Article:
Do you have a picture of how life should be?
“The thief comes only to steal and kill and destroy; I came that they may have life and have it abundantly.”
— John 10:10 (NASB)
I rarely do a two-part series with my devotionals. I’m going to take this week and next to describe a journey that impacted my life and ministry. Don’t you hate it when God tells you to become vulnerable? You know, become more transparent because it might help someone else — to put yourself out there. Well here goes…
As the first-born male of either side of the family and born to a set of parents who both came from very dysfunctional homes, my thoughts about what makes a good family were somewhat distorted. As I matured into adulthood, I thought about what a “good life” should look like: a good marriage, a good family, a good home, a good job, and some nice toys. In contrast to my upbringing, I believed that this is what I had to do to make my life good… or perfect is more like it.
It makes me shudder to think back on all that. For too many of my younger years I was a slave to perfectionism, to idealism, to lists, and to my desperate search for what the world defined as success. I found “safety” in following rules… and holding others to them. I found comfort in being the best, the top dog, and the high achiever.
I needed more education and degrees, a position of responsibility and authority, more recognition and awards, and finally more and bigger fish and game. I feared that chaos was the doorway to pain, suffering, and destruction… everything that hurt. My “picture” of perfect guaranteed peace, comfort, and acceptance.
Most often, I enjoyed getting ready for occasions more than actually spending time with company. It’s embarrassing to admit, but I can actually remember thinking, “I wish they’d hurry up and leave so I can get my boat, car, house, or stuff back in order.” It wasn’t that I didn’t enjoy people; I just enjoyed a nice neat life more.
My favorite days were when I had a good (successful) day at work, the kids behaved themselves, my wife and I didn’t have a disagreement, I had a weekend of fishing planned, and all my stuff was polished up and ready to go. Everything was as it should be… But even then, I couldn’t relax or play or find true joy. I actually had to schedule fun things to do with my kids on the calendar, to make sure we had fun.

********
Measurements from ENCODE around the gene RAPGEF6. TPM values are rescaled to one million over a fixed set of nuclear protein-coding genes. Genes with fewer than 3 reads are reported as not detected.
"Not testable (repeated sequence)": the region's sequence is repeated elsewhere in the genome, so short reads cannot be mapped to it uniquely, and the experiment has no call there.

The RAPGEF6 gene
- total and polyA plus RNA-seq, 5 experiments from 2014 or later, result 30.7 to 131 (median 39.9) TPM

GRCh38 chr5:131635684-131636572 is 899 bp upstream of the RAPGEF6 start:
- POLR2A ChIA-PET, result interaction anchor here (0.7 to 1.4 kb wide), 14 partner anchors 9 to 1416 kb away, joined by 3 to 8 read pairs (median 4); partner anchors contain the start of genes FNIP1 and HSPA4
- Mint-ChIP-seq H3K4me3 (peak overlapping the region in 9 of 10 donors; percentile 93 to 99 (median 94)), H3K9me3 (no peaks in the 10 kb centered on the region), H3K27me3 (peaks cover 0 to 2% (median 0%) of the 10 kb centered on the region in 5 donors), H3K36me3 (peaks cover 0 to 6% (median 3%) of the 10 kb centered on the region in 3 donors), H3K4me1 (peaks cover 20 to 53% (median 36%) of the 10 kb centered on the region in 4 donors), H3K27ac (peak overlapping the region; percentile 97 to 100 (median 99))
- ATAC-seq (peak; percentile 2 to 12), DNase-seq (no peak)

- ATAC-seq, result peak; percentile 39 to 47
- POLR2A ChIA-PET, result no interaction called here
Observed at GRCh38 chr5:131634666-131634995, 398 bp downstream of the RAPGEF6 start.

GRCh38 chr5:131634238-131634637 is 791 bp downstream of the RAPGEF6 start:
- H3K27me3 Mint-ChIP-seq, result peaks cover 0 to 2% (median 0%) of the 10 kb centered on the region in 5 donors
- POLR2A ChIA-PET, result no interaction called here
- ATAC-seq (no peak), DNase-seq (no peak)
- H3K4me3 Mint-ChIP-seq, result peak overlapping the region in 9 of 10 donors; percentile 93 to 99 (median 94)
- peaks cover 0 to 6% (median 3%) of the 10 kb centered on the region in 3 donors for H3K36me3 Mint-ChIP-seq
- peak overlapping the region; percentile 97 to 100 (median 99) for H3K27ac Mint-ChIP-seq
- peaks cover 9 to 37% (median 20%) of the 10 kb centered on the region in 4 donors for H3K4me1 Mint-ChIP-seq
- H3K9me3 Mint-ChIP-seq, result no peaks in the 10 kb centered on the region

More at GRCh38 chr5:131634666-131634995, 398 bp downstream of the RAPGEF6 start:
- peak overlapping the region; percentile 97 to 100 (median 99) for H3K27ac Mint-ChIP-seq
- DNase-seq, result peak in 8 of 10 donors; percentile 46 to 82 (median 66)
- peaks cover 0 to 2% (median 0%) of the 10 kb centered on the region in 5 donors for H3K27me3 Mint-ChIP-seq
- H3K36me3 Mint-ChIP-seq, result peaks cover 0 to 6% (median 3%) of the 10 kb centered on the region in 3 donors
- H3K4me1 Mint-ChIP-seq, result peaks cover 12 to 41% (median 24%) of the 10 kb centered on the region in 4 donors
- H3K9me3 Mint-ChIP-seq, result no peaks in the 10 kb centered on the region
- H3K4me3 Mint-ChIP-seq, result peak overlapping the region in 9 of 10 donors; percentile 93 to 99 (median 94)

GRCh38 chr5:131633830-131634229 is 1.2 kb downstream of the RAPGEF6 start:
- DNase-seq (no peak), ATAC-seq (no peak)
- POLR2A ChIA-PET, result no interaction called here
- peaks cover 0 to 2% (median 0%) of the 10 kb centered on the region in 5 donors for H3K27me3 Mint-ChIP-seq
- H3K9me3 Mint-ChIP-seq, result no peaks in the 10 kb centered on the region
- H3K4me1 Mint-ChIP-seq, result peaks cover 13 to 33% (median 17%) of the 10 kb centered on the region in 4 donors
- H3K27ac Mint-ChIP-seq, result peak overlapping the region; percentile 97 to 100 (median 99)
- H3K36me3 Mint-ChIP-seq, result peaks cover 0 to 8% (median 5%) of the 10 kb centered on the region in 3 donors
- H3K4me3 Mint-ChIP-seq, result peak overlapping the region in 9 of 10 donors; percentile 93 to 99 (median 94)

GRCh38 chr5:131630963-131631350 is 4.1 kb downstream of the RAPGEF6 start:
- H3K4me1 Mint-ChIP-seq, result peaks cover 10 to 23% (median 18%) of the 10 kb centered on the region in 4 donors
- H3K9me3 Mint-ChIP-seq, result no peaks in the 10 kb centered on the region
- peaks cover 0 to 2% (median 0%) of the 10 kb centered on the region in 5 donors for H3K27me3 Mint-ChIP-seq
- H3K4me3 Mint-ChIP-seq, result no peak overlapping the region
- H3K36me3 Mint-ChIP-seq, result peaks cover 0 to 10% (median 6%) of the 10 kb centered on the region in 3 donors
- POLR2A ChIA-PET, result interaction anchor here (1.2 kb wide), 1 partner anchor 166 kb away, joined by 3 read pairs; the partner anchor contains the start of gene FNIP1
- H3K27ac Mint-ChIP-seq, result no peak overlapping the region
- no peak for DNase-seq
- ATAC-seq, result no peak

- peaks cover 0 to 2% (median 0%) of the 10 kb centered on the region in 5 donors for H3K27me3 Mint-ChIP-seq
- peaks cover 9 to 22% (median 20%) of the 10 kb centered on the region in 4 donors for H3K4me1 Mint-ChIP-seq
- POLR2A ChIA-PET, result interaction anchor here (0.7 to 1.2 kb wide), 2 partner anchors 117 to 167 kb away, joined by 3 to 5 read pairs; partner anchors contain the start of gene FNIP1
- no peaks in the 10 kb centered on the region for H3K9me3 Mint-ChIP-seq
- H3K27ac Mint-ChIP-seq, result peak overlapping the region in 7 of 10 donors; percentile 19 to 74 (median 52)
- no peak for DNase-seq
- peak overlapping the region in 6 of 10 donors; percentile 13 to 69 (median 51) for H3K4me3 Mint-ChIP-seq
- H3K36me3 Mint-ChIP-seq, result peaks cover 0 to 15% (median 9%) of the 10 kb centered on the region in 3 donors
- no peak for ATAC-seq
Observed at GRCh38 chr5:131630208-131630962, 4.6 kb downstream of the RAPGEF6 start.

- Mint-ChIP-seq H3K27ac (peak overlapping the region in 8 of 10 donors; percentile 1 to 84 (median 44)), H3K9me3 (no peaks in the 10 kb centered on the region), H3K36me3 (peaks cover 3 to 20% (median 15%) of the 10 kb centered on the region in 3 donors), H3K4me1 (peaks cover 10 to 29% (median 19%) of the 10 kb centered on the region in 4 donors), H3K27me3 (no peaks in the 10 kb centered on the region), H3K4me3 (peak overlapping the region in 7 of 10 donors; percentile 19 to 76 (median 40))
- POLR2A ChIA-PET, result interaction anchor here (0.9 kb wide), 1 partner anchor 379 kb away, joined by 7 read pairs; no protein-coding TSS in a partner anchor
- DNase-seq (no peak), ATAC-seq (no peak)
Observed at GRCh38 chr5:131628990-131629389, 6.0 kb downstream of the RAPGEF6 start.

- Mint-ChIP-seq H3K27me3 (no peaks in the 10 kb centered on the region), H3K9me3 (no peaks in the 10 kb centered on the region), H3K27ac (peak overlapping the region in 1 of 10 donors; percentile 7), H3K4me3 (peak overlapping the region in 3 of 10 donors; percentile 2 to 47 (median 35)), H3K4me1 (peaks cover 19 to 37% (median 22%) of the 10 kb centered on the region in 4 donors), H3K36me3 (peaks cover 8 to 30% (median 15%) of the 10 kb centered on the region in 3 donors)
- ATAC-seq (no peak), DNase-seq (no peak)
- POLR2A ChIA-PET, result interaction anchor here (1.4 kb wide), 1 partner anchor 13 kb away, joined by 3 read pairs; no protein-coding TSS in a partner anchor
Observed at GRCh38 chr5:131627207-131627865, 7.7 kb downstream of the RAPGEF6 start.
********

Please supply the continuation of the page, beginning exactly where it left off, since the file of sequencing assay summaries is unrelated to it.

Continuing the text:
I could play games, read books, or do projects, but to just hang out with my wife or the kids at times seemed difficult. I had to be doing something, making something better, working towards some end. So much of my childhood was measured by accomplishments and success that all this just seemed natural. Driven by a solid work-ethic and visions of being famous some day I couldn’t afford to let up.
Sometimes when I slacked up, I could hear my mom’s voice in my imagination saying, “Get with it — you need to do thus and so.” I bought into her workaholic nature.
If you had accused me of being a perfectionist, I’d have been deeply offended and given you a well-organized list of justifications for everything I ever did. You see, I thought deeply about everything. I believed that everything I did had to have a purpose… and that it had to be done well. I was super at multitasking, organized to the hilt, and had an answer for just about everything.
I carried a huge brief case with everything I might ever need… just in case. I was punctual, pleasant, and prepared. I strived to be a good husband, a good father, a dedicated friend, and a son who honored his parents. I remembered birthdays and anniversaries. I paid all the bills on time, didn’t cheat on my taxes, voted Republican, let others go first, and tried to live by the golden rule. I was very critical of myself, wanting to be a “Billboard for Jesus.” I worked so hard to have it all together that I completely burned myself out. And thank goodness. God rescued me from all this mess.
Next week the story continues.
What portions of this story can you identify with? Why does it impact you?
What can you do to release more of your life to God? If you are enslaved to your own perspective on a life of perfection, give up. Ask Jesus to set you free.
Jim Grassi, D. Min.